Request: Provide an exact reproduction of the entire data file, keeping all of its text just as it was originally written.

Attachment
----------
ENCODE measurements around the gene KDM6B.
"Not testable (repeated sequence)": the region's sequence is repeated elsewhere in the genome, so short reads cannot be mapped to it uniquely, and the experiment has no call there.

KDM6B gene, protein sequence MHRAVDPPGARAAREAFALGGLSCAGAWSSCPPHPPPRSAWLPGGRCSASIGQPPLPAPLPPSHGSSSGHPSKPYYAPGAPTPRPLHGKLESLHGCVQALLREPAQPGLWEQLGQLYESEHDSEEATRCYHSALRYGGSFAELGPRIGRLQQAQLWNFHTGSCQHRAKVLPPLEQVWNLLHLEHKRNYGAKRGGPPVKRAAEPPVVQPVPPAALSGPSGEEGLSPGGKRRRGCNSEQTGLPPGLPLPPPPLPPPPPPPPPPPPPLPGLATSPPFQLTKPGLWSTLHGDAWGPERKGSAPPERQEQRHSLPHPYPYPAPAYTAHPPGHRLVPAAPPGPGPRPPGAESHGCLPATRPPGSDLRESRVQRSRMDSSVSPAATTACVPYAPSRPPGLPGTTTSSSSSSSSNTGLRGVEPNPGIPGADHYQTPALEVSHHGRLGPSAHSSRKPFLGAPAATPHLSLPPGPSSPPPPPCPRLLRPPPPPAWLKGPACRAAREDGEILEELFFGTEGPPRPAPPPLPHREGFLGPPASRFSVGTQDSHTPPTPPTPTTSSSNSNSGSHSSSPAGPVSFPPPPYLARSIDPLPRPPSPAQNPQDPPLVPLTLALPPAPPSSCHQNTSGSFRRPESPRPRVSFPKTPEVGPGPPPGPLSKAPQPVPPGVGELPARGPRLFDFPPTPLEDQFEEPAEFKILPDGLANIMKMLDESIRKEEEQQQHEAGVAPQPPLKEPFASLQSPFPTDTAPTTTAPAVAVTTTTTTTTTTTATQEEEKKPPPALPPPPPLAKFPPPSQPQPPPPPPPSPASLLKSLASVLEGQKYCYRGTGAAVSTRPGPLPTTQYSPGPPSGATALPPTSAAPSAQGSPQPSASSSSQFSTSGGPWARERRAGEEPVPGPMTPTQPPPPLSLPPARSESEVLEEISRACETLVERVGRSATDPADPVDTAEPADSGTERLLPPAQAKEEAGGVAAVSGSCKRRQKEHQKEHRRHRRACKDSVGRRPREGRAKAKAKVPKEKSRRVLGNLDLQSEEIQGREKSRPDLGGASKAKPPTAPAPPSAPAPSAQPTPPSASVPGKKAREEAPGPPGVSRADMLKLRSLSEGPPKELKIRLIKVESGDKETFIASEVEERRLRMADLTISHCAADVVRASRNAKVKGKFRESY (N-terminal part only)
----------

ENCODE measurements around the gene KDM6B.
"Not testable (repeated sequence)": the region's sequence is repeated elsewhere in the genome, so short reads cannot be mapped to it uniquely, and the experiment has no call there.

KDM6B gene, protein sequence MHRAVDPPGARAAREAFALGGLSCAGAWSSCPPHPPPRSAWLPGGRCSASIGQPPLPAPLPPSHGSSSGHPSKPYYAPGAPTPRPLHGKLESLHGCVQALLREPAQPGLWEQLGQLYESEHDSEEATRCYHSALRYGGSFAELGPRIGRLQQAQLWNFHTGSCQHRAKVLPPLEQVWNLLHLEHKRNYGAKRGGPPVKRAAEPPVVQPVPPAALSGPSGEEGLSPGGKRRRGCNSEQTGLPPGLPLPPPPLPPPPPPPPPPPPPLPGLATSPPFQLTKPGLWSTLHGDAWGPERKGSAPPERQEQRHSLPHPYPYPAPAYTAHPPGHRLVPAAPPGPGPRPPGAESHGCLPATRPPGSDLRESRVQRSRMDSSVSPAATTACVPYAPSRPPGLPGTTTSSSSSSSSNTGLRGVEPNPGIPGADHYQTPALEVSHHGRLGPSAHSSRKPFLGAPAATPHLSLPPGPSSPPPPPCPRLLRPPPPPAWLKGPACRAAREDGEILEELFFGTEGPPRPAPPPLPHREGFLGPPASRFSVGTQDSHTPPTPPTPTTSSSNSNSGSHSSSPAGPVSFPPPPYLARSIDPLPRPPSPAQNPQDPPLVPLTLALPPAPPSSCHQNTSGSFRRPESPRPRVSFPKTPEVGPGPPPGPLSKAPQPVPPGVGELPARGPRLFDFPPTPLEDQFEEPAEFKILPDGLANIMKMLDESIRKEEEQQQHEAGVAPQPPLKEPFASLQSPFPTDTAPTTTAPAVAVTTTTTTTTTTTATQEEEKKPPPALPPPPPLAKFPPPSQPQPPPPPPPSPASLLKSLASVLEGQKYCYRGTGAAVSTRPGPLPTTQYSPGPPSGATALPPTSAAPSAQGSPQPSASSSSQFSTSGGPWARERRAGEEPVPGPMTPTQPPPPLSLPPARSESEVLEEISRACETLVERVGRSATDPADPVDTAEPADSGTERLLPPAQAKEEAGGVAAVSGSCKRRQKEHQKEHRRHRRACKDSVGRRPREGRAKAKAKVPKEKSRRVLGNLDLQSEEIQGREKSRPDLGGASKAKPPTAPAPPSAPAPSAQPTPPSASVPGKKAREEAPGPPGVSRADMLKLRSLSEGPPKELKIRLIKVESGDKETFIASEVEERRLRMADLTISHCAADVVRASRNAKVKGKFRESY (N-terminal part only)